The tender was discussed at the recent joint TCC/TCDT meeting with Fergus Murray Head of Economic Development and Strategic Transport at Argyll and Bute Council. He was reluctant to report the outcome of the tender for commercial reasons, by virtue of this interim contract, TCC feels it is reasonable to assume there may be a positive outcome for services continuing after October 2019.

But what kind of service? We have to assume it will be reduced, but to what extent is an unknown. We discussed opportunities for the service, including the possibility that Friday’s Coll Scholar Service could be extended to Tiree, and marketed as an Air Taxi service comparable to rural services in eg NZ. He advised that was for Tiree to take up with whoever was running the service,assuming there would be a positive outcome to the current procurement process.

Hopefully by the next edition of AnT we will have the outcome of A&BC’s second procurement exercise.

Your Phone Box Needs You!

The project to restore our island telephone boxes is ready to start, and all we need is a little help… Tiree Community Council have coopted John Patience to coordinate the project, and we are now looking for volunteers who are interested in being involved in restoring the telephone box nearest to them, or one which they are particularly fond of.

We hope that if enough people are interested, each community will be able to take charge of their own box. We will need leaders, painters, planners, DIYers, dreamers, teamakers and bakers… in short anyone is welcome!

The Community Council Coordinator will work with each team to coordinate replacement parts and paint, to give professional help with electrics, doors and joinery, and provide general guidance and help as it is needed.

Each team will restore its box using a guide that has been drawn up after an extensive audit of the Tiree telephone boxes. Once the repairs are complete, it gets really fun! It will be up to each team to decide:

• What colour the box is

• How it is decorated

• Whether or not it has a theme, a task or a role

• What it does/offers/represents

What about a beach box, a library, a coffee stop, a museum, a mini gallery… The options are endless!

We really hope that this project will not only showcase the incredible skills and enthusiasm of our community, but also that it will ensure that the telephone boxes remain part of our landscape for the foreseeable future.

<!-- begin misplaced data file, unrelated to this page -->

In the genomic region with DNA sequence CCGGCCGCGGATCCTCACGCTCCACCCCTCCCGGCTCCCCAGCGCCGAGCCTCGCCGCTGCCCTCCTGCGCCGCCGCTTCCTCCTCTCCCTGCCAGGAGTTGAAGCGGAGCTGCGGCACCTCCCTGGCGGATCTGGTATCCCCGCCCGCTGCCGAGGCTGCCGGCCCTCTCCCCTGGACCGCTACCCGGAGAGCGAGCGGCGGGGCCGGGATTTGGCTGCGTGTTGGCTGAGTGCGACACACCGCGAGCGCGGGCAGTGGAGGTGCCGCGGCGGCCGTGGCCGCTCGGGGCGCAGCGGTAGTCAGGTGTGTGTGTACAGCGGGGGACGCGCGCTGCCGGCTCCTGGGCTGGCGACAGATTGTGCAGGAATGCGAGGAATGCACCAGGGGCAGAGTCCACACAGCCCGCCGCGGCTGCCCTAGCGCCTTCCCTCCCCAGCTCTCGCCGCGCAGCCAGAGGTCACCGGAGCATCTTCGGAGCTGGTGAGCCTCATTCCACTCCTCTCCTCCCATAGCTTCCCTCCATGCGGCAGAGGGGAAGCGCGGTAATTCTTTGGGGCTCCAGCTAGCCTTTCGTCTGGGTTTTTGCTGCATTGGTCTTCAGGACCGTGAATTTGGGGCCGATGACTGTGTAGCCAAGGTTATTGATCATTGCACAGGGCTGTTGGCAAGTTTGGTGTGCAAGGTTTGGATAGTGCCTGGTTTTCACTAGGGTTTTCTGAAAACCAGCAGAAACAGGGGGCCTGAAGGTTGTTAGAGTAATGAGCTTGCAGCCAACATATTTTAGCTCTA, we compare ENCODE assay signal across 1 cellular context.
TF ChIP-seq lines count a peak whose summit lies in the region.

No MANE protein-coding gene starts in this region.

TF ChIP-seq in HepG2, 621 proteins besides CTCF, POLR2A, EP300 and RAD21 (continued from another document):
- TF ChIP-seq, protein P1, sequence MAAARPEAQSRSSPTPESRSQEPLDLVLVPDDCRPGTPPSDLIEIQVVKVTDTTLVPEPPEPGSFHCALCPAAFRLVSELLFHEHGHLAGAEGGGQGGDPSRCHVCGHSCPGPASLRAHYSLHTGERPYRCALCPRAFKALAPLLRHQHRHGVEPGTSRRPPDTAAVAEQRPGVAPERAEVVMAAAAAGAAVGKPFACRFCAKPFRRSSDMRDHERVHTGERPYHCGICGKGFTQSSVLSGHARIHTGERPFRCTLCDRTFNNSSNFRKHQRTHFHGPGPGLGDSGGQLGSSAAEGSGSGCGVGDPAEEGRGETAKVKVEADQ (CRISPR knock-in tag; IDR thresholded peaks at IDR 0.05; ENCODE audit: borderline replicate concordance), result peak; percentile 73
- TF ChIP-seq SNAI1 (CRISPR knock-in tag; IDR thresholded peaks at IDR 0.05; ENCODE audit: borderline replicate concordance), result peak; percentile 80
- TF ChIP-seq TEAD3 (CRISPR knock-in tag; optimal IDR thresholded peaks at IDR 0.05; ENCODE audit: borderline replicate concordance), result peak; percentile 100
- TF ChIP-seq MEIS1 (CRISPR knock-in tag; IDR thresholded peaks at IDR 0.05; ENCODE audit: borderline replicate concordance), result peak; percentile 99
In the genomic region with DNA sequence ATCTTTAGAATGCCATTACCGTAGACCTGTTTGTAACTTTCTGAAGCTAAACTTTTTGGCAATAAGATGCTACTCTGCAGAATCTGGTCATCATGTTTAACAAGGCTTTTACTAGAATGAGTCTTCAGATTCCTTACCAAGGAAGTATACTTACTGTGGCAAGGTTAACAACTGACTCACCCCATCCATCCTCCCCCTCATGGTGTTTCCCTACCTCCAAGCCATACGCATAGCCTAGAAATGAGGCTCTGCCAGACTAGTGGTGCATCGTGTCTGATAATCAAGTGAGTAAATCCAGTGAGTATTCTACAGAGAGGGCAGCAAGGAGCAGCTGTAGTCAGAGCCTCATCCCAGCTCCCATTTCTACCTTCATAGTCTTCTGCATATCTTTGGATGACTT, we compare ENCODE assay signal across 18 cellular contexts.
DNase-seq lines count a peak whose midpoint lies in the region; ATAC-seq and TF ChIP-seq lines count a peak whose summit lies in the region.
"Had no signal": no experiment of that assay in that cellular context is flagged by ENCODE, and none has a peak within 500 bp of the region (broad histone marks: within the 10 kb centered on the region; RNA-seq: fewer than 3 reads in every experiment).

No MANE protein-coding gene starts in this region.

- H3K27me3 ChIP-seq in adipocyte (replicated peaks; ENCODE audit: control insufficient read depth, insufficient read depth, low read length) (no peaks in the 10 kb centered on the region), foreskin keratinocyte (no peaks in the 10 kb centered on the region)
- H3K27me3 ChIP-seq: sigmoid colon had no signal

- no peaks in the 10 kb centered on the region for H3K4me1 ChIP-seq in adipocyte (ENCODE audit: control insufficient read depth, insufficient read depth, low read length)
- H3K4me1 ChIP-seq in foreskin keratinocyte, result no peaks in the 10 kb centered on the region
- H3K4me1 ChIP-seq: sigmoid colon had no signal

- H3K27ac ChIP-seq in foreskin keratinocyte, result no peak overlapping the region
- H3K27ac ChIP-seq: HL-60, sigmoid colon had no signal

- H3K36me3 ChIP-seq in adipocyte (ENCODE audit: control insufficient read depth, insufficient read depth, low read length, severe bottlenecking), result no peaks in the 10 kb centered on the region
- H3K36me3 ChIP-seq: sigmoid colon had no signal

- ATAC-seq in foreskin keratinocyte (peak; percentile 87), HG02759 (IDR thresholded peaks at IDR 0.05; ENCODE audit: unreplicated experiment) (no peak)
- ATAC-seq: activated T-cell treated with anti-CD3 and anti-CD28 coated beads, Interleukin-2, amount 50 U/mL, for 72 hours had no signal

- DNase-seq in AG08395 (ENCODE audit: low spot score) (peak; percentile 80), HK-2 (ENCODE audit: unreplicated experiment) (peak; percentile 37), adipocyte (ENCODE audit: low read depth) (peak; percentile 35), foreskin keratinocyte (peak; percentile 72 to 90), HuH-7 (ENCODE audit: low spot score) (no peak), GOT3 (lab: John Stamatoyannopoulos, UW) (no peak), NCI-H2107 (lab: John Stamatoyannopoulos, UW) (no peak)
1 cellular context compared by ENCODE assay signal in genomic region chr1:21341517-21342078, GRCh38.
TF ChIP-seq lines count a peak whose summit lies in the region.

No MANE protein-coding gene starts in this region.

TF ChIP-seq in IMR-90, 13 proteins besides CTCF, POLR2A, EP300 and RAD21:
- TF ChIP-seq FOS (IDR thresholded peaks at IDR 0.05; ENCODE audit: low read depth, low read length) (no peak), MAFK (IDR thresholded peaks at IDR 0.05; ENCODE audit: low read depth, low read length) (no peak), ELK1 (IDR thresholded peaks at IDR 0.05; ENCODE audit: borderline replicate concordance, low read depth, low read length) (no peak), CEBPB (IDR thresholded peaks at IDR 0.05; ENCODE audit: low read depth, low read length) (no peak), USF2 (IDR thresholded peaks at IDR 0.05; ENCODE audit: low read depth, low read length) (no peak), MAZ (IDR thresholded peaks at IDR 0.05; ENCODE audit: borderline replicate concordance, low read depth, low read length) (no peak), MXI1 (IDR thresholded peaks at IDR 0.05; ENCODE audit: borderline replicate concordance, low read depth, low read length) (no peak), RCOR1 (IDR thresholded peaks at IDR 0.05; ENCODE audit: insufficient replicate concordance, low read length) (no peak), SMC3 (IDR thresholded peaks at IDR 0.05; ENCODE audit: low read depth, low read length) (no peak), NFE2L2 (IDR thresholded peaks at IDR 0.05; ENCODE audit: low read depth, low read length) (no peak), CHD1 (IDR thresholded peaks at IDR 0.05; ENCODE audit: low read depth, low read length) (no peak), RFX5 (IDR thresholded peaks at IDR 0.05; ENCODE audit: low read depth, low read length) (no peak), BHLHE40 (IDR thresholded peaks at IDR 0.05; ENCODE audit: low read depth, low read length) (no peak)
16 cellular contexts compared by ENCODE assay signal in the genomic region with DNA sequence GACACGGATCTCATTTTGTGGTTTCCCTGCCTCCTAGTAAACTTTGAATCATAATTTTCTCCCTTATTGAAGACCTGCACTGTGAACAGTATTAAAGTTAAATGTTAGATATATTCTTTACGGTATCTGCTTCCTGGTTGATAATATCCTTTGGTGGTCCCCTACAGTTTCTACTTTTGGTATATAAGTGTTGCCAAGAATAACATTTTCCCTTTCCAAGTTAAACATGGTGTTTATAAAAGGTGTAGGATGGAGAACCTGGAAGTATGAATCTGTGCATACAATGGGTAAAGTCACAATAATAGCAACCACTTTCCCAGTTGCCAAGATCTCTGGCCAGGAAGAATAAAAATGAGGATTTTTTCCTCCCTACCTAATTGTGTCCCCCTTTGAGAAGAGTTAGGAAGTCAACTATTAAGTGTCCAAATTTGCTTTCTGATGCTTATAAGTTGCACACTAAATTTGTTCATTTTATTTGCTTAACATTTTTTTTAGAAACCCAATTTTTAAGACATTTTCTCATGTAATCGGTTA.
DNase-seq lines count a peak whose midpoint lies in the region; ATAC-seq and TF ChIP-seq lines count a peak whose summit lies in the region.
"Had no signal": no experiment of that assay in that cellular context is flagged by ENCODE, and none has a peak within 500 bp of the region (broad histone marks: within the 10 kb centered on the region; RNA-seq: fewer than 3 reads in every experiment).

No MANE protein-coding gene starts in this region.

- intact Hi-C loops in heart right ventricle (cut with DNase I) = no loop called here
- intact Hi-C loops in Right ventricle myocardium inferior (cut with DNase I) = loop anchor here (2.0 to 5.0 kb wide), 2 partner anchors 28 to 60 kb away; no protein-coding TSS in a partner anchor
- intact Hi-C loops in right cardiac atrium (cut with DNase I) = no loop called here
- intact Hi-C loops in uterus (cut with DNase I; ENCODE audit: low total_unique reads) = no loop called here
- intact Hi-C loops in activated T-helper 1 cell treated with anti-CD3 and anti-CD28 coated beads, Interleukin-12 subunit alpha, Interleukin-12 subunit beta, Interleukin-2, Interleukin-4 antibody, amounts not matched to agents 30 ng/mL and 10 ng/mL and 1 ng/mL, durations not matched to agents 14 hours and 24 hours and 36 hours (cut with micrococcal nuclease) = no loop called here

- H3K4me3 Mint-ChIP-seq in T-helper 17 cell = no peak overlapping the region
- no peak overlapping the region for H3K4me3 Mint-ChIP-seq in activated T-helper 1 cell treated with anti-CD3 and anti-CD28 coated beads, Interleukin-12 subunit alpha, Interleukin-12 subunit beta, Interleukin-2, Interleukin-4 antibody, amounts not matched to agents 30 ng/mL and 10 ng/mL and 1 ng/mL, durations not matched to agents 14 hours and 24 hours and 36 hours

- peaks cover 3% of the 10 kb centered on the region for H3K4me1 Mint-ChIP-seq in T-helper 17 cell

How do I get involved? Email johnpatience tireecommunitycouncil.co.uk and tell him which box you would like to be involved in helping with. If there is a group of you ready and willing to get involved, so much the better!

Then what? Once we have enough interest, we will hold a meeting for the teams and go through what needs to be done. What about doors, and glass, and electrics, and…? We have written up an action plan for each box, with guidance, and we will make sure that you have help and advice when you need it. We are planning to get professional help for some of the tasks. We won’t leave you stuck!

Who’s paying for this? We are working on raising the funds needed to pay for the items needed to do the repairs.

I don’t want to do any repair work, but I’d like to contribute financially Fantastic! We need that type of help too! Please feel free to email John with any pledges. We anticipate needing to raise £10,000 to complete this project and every little helps.

Tell me more! Sure thing – check out the Tiree Community Council website for the entire project document: www.tireecommunitycouncil.co.uk

Tiree Community Council -April Meeting

A new plan to renovate Tree’s phone boxes; ferry reliability (again); and the effectiveness of the new EE mast at Garraphail were all discussed at length at this month’s Community Council meeting.

John Patience presented a plan that he and Rhoda Meek had developed to do up the eleven K6 telephone boxes that the community council had bought two years ago. After an initial burst of enthusiasm, the project has had a break and the boxes have aged rather ungracefully in the meantime.

John and Rhoda have now re-visited every box, photographed and assessed it, and worked out what repair work is needed and how much it might cost. Their idea is to take the work to the box, rather than uprooting them all to a central workshop. The power supply will be isolated, new hardwood glazing beads fitted and the doors repaired on the island, and the paint stripped and new panelling installed inside. Their central idea is for each township to ‘adopt’ their phone box, providing a local ‘champion’ who will coordinate most of the work locally.

Each township will then decide the box’s colour scheme and what the box then becomes used for: a defibrillator site, (mini) pop-up restaurant or …. Each box will have a panel designed by An Iodhlann with details of the township’s history and culture. The costs? Around £1,000 for each box.

The council thanked John and Rhoda for their impressive report and agreed to continue with the project. Possibly when it is completed, they may be passed to another organisation to look after in the longer term.

There was a detailed discussion about ferry reliability. There has been a good deal of talk about cancellations on the ferry service, and we heard last month from island hauliers what a headache these are causing. Now the Mull and Iona Ferry Committee have produced a report that shows that cancellations on the Oban-Craignure run have risen in the last three winters, and that the Oban-Coll-Tiree route is even worse. They bought weather data from the last twenty years and it appears to show that cancellations were thirty times higher in 2014/5 than they were in the comparably stormy winter of 1999/2000.